Rank and Organization: Captain, U.S. Marine Corps Reserve, Marine Fighting Squadron 112. Place and date: Off Kolombangara Island in the Solomons group, 31 January 1943. Entered service at: Louisiana. Born: 15 February 1921, Lockport, La. Citation: For conspicuous gallantry and intrepidity at the risk of his life above and beyond the call of duty as leader of a section of 6 fighter planes in Marine Fighting Squadron 112, during aerial operations against enemy Japanese forces off Kolombangara Island in the Solomons group, 31 January 1943. Taking off with his section as escort for a strike force of dive bombers and torpedo planes ordered to attack Japanese surface vessels, 1st Lt. DeBlanc led his flight directly to the target area where, at 14,000 feet, our strike force encountered a large number of Japanese Zeros protecting the enemy’s surface craft. In company with the other fighters, 1st Lt. DeBlanc instantly engaged the hostile planes and aggressively countered their repeated attempts to drive off our bombers, persevering in his efforts to protect the diving planes and waging fierce combat until, picking up a call for assistance from the dive bombers, under attack by enemy float planes at 1,000 feet, he broke off his engagement with the Zeros, plunged into the formation of float planes and disrupted the savage attack, enabling our dive bombers and torpedo planes to complete their runs on the Japanese surface disposition and withdraw without further incident. Although his escort mission was fulfilled upon the safe retirement of the bombers, 1st Lt. DeBlanc courageously remained on the scene despite a rapidly diminishing fuel supply and, boldly challenging the enemy’s superior number of float planes, fought a valiant battle against terrific odds, seizing the tactical advantage and striking repeatedly to destroy 3 of the hostile aircraft and to disperse the remainder. Prepared to maneuver his damaged plane back to base, he had climbed aloft and set his course when he discovered 2 Zeros closing in behind. Undaunted, he opened fire and blasted both Zeros from the sky in a short, bitterly fought action which resulted in such hopeless damage to his own plane that he was forced to bail out at a perilously low altitude atop the trees on enemy-held Kolombangara. A gallant officer, a superb airman, and an indomitable fighter, 1st Lt. DeBlanc had rendered decisive assistance during a critical stage of operations, and his unwavering fortitude in the face of overwhelming opposition reflects the highest credit upon himself and adds new luster to the traditions of the U.S. Naval Service.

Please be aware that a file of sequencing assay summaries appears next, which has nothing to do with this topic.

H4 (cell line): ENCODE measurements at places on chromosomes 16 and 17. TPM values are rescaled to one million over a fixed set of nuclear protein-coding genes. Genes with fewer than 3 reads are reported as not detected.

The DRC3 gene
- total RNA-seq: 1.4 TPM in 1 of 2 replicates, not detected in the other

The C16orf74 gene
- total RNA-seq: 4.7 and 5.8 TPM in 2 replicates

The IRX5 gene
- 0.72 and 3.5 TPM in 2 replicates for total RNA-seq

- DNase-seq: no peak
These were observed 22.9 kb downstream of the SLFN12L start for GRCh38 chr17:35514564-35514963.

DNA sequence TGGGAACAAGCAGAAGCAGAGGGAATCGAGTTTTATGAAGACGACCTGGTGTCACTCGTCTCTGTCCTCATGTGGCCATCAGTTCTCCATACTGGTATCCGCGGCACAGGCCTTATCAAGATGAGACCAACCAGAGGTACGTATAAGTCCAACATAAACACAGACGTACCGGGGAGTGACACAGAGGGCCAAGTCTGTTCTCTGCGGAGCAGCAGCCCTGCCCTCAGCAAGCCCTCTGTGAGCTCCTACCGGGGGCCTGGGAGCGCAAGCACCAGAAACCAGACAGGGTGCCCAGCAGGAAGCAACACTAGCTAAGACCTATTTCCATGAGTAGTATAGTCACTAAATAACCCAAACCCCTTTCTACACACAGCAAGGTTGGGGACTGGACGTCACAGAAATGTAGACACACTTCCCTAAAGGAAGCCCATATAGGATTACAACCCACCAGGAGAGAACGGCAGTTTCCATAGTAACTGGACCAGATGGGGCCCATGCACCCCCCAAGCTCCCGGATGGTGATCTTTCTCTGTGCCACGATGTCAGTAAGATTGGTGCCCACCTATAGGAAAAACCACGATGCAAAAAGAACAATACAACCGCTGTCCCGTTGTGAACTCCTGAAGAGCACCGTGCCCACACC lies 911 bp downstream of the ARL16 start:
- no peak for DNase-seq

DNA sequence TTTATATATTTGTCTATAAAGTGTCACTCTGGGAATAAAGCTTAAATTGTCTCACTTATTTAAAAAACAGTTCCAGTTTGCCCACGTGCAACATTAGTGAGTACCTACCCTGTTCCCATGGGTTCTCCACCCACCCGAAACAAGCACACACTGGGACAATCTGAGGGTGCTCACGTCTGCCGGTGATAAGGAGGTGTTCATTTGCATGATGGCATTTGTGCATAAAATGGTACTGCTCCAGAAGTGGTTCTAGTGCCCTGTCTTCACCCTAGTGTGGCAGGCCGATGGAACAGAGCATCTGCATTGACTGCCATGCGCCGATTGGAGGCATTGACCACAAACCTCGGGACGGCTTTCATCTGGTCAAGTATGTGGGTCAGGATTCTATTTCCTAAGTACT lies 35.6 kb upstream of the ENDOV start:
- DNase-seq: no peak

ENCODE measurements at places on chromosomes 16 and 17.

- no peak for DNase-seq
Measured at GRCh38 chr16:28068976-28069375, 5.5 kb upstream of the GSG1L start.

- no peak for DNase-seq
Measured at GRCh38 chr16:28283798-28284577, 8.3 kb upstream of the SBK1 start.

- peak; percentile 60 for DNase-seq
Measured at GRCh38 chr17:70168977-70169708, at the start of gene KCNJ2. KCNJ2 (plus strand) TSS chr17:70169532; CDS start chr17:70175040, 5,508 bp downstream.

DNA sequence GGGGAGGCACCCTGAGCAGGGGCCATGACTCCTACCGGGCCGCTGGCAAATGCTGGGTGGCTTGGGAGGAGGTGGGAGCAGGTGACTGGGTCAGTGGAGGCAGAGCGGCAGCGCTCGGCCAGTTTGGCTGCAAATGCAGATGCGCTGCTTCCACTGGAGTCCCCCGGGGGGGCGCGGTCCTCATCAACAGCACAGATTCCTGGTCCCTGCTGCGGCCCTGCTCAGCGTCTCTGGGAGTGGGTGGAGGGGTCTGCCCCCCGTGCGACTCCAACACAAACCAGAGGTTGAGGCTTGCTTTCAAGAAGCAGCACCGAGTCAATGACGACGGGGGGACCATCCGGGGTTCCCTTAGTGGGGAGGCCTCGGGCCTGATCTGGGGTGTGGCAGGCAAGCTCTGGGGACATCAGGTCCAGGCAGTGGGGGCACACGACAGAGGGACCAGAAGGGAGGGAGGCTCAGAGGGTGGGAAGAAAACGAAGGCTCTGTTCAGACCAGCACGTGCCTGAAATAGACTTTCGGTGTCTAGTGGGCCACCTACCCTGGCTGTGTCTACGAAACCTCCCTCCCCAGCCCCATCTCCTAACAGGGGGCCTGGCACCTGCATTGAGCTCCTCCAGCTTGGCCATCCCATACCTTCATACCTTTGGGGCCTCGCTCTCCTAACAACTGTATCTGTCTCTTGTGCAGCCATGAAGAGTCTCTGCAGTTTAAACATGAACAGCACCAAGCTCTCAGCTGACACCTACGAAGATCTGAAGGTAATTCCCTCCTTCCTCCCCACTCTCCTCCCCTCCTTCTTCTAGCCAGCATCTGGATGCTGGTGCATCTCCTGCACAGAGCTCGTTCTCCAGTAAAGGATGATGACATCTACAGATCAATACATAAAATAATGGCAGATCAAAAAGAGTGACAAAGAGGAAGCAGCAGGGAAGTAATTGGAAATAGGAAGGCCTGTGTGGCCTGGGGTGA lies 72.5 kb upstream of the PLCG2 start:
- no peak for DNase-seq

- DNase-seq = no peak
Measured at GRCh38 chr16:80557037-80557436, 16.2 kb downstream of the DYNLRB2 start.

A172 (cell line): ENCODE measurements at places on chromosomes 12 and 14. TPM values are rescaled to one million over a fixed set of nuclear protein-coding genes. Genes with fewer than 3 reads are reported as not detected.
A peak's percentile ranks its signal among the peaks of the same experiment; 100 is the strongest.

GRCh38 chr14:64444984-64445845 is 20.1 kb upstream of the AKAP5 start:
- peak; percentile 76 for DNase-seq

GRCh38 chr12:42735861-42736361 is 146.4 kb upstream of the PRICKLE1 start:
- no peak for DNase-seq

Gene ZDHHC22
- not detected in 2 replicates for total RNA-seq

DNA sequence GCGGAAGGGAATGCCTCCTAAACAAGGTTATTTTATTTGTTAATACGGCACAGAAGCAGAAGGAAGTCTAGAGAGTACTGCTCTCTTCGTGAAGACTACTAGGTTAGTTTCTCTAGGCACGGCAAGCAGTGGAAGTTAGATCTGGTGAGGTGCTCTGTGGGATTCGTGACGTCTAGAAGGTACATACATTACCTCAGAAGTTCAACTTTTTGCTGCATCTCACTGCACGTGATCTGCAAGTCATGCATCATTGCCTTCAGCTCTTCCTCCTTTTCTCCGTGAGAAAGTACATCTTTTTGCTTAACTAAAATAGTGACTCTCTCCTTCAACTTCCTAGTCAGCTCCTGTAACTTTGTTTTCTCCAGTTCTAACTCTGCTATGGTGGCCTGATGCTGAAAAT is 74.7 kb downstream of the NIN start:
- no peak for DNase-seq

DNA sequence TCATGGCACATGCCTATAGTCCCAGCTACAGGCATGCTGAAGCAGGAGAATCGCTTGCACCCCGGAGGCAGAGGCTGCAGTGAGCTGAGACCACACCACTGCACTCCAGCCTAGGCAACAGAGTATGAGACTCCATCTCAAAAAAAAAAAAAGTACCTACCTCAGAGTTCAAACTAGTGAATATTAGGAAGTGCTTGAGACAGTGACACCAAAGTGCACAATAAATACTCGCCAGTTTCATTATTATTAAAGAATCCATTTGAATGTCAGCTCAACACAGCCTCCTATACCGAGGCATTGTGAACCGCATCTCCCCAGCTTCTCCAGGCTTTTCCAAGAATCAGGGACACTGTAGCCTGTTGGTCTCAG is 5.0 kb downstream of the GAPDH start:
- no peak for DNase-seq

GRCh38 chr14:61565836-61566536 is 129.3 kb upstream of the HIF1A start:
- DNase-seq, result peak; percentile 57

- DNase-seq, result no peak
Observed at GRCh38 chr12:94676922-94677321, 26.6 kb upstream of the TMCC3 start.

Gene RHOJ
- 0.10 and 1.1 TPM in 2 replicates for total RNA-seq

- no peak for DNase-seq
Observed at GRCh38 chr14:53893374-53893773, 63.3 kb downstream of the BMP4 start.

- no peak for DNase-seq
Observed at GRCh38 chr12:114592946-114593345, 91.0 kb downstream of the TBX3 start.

5 Responses to Jefferson DeBlanc, teacher, Medal of Honor winner

  1. Captain Fred Paradie says:

    Mr. Deblanc was my Physics teacher when my father, a Canadian Air Force member was stationed at AFCENT, Brunsum, the Netherlands in the 1980s. I am a huge military history geek, but it was not until my fourth year in High School that we discovered his story in a history book. I remember bugging him to tell me more and he was nice enough to do that. Since then, I became a Canadian Air Force officer and it is because of real heroes like Colonel Deblanc that I am proud to be part of the military.